Prepared on All Fronts with the Latest CPR Guidelines -

Prepared on All Fronts with the Latest CPR Guidelines

When most people think of emergency preparedness, they think about food, water, and shelter. However, being prepared is much more than having enough food and water for a few days and knowing where to take shelter at in your home, school or workplace. Do1Thing teaches families, individuals and businesses how to prepare for emergencies and disaster by doing one thing each month to prepare. Each month has its own topic so that participants only have to focus on one goal at a time in order to build their emergency plan. Each month there are three different tasks to choose from that are easy and low or no cost. Those that participate in the program have the option to download the monthly factsheets with the tasks or receive a monthly reminder to ensure they stay on track. Once the 12 months have been completed, we encourage people to go back and update their plan. For example, if someone has moved, the family meeting location may be different or canned goods may be close to expiration.

For the month of August, the goal is to make your community stronger by getting trained and getting involved. The program encourages people to connect with isolated individuals, promote emergency preparedness and to become a volunteer with local organizations such as the Red Cross and the Community Emergency Response Team (CERT). With the latest CPR guidelines, getting the necessary experience can be easy when joining these types of programs. For example, the CERT program includes training on medical operations which includes diagnosing and treating airway obstruction. There are also many CERT programs across the country that will cover the cost to become certified in CPR. Participants may also invite emergency responders to meetings and events to promote and speak about preparedness to those in their community. Kids and schools are not excluded from being prepared. Do1Thing also offers a preparedness coloring book for kids in a monthly format that also encourages them to be involved in their communities. The outcome could also be the kids become so interested that their parents then also want to become prepared.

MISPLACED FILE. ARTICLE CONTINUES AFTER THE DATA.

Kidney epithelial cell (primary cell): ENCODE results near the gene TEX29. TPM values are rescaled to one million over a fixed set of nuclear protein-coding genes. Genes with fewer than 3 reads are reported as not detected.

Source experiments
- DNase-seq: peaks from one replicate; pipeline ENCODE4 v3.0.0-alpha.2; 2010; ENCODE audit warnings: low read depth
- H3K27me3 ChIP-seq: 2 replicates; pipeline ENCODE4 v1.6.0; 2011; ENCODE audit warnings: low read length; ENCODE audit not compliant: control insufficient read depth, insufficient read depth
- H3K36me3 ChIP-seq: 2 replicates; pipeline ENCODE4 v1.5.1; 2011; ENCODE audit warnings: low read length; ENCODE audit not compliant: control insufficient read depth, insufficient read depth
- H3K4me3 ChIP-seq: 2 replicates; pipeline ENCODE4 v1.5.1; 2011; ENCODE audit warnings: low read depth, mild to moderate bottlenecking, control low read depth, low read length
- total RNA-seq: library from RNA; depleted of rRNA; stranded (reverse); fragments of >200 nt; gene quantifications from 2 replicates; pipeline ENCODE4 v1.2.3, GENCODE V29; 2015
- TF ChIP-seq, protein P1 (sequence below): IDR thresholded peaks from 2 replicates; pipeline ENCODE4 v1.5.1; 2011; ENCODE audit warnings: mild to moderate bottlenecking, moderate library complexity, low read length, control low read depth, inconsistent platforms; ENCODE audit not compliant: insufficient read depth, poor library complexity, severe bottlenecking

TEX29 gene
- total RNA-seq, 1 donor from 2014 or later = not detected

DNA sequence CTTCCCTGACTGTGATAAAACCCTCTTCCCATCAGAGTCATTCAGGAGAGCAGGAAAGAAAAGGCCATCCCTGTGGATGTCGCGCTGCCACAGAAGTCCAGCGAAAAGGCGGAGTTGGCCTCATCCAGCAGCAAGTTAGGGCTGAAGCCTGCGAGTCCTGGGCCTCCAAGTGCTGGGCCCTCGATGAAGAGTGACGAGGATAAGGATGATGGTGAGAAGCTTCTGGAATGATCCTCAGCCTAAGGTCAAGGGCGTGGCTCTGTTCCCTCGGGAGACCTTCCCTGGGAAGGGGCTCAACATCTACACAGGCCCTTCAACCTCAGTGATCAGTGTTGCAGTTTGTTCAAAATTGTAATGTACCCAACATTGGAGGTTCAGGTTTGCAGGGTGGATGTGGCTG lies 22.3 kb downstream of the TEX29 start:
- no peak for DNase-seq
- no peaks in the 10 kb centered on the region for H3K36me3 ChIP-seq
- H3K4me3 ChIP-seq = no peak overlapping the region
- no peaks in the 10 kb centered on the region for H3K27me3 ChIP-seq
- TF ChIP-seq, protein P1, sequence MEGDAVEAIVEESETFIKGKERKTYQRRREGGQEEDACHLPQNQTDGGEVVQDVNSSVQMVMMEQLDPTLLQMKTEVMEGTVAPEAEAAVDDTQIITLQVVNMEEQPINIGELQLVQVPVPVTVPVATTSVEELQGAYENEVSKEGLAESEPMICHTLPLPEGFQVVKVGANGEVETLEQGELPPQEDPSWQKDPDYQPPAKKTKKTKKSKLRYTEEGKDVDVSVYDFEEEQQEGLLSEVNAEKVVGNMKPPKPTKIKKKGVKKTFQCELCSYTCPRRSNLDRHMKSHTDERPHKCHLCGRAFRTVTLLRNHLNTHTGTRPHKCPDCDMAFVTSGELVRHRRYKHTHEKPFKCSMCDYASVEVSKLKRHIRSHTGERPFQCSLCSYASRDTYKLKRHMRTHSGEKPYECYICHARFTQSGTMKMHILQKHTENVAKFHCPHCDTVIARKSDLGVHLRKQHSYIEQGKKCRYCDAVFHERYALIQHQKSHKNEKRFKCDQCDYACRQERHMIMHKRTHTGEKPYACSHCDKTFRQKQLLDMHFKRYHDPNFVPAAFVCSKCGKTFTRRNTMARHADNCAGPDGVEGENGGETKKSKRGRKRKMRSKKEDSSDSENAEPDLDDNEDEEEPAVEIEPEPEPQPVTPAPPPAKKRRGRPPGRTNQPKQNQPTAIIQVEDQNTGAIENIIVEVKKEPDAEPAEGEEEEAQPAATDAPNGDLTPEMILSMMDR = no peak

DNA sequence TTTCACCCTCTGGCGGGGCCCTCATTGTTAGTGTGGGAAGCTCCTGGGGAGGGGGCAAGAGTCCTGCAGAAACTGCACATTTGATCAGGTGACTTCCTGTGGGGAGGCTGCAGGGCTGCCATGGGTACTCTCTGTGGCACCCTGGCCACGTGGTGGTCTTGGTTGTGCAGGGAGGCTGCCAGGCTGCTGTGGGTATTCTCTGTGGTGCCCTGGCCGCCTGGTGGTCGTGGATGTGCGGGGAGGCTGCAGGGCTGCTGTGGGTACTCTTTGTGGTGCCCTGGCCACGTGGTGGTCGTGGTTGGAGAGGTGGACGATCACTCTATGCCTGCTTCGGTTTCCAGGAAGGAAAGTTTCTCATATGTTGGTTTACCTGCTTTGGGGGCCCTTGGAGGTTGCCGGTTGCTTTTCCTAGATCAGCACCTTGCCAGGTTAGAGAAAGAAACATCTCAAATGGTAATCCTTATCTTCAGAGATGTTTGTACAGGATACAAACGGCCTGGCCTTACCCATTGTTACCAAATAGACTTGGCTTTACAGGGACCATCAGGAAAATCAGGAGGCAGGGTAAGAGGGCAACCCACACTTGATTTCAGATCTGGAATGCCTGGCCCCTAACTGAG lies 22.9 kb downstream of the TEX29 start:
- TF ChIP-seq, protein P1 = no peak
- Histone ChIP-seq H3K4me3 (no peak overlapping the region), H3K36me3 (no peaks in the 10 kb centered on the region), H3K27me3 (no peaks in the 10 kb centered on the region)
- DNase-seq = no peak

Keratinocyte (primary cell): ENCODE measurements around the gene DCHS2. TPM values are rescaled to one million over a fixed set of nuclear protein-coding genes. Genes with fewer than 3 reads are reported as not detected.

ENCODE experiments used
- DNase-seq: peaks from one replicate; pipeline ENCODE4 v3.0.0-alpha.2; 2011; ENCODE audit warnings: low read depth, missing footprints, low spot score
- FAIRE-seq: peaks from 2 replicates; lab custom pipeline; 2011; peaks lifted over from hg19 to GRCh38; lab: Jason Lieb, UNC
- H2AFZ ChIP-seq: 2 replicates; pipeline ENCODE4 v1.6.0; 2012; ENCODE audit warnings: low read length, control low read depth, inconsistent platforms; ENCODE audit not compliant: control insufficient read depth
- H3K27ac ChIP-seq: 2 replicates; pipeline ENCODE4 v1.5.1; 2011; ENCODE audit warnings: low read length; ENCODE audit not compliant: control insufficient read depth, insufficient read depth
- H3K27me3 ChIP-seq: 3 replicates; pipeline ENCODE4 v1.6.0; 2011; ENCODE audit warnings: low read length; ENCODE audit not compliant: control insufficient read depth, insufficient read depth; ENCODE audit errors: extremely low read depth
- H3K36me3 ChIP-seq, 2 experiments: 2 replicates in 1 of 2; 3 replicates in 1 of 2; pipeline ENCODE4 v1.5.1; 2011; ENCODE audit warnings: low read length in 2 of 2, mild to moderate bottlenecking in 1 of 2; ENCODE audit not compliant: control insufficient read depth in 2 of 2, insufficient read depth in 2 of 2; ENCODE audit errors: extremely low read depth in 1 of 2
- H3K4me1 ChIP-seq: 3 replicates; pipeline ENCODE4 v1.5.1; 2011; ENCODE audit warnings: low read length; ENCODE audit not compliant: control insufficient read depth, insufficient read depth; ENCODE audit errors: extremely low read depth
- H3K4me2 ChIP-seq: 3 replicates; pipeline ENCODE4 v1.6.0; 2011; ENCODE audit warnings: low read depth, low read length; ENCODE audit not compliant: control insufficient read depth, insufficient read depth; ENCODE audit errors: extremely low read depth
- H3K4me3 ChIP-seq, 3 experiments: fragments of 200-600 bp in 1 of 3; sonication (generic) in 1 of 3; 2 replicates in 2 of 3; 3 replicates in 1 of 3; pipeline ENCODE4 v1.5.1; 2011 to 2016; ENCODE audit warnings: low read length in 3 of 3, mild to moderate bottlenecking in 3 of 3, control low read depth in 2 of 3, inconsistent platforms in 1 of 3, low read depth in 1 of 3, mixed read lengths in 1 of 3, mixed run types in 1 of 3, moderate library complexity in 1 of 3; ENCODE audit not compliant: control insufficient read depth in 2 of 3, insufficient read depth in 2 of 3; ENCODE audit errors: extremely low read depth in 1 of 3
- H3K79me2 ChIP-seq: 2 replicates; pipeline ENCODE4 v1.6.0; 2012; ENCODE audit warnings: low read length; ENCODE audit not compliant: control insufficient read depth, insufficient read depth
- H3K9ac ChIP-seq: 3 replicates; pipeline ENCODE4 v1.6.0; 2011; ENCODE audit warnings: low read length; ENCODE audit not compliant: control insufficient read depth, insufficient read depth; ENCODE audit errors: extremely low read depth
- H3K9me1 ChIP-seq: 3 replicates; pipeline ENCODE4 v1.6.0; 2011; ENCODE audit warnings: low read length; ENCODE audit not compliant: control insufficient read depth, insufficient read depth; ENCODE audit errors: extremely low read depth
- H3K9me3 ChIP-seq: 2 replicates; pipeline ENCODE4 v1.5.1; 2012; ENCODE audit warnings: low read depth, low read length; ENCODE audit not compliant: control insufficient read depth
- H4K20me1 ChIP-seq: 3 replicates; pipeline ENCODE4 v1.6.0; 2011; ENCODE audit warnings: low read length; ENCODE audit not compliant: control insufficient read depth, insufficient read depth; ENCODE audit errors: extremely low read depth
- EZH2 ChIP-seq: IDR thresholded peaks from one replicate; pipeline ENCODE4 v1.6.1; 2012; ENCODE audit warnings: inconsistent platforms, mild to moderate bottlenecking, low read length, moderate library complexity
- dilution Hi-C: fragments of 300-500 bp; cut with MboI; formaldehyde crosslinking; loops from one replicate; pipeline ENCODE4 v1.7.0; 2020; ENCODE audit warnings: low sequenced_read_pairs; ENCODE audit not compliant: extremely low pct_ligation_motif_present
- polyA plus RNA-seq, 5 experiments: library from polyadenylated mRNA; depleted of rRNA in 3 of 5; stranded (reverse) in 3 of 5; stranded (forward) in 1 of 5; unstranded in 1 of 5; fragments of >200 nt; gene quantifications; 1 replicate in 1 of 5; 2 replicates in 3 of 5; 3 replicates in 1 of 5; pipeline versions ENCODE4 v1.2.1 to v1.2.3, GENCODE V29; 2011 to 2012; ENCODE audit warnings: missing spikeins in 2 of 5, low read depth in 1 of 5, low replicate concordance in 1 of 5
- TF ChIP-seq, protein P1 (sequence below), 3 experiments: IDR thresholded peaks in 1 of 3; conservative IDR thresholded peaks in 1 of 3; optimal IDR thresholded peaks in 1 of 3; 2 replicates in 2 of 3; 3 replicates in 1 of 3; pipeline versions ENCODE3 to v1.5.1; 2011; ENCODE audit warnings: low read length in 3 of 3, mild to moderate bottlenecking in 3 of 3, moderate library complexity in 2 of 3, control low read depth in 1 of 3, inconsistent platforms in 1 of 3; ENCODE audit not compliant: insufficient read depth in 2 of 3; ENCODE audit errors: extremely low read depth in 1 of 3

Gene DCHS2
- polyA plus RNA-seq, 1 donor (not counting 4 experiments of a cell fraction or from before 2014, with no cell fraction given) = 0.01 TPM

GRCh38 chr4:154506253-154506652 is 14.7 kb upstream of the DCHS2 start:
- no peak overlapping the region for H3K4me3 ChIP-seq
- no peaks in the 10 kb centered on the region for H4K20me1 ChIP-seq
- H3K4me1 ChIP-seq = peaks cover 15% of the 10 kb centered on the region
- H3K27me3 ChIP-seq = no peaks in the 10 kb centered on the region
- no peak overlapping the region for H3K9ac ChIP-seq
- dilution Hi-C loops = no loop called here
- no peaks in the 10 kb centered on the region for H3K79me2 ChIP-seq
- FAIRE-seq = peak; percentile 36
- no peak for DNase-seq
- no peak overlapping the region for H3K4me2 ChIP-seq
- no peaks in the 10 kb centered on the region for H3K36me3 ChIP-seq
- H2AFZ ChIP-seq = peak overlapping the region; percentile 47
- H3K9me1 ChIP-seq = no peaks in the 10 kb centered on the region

During an emergency or a disaster it is easy to take for granted the resources that will available for use. 9-1-1 and first responders may be inundated with calls and cannot arrive as quickly as they normally would. It is beneficial to first responders when people are trained to know what to do during an emergency. The Do1Thing program encourages communities to be involved just as much an individuals. It is also a good idea to find out if your workplace or faith institution has plans in place in case an emergency. If not, perhaps suggesting staff and congregant members get CPR and other first aid training would be a step towards making local communities ready for emergencies. Having trainings in the work place or other institutions allows emergency preparedness information to reach people who may not otherwise be introduced to learning what to do during an emergency.

Looking at how prepared communities are is not just an indicator of shortcomings but it reveals how much more work needs to be done. The U.S. Census reported in 2015 that less than half of those surveyed had a communication plan, or what to do in case there is no cell phone service, or an emergency meeting location. Just a little over half of that same audience had an emergency water supply and an emergency evacuation kit. Knowing this information gives a foundation to encourage communities to do more to get prepared. For example, when there are community events going on, invite the Red Cross or CERT to come be apart by speaking or hosting a table. The event doesn’t have to be geared towards emergency preparedness but can be about anything that involves building the community. The common stress and anxiety related to being prepared for emergencies can be alleviated by educating people. When people are given the tools and information they need, they feel more confident and empowered. When presented as a small task, one topic a month, and inexpensive, being prepared can be done by everyone. Do1Thing takes a whole community approach in that it has materials translated into seven different languages, low-literacy format, audio, video, large print, and braille. The goal is to create disaster resilient communities. These communities are made up of people who are have an emergency plan for themselves, their families, and their businesses, that are trained on what to do during an emergency. Disaster resilient communities are able to mitigate their hazards and bounce back quick after a disaster. These communities will have the ability to help save lives when disaster strikes.

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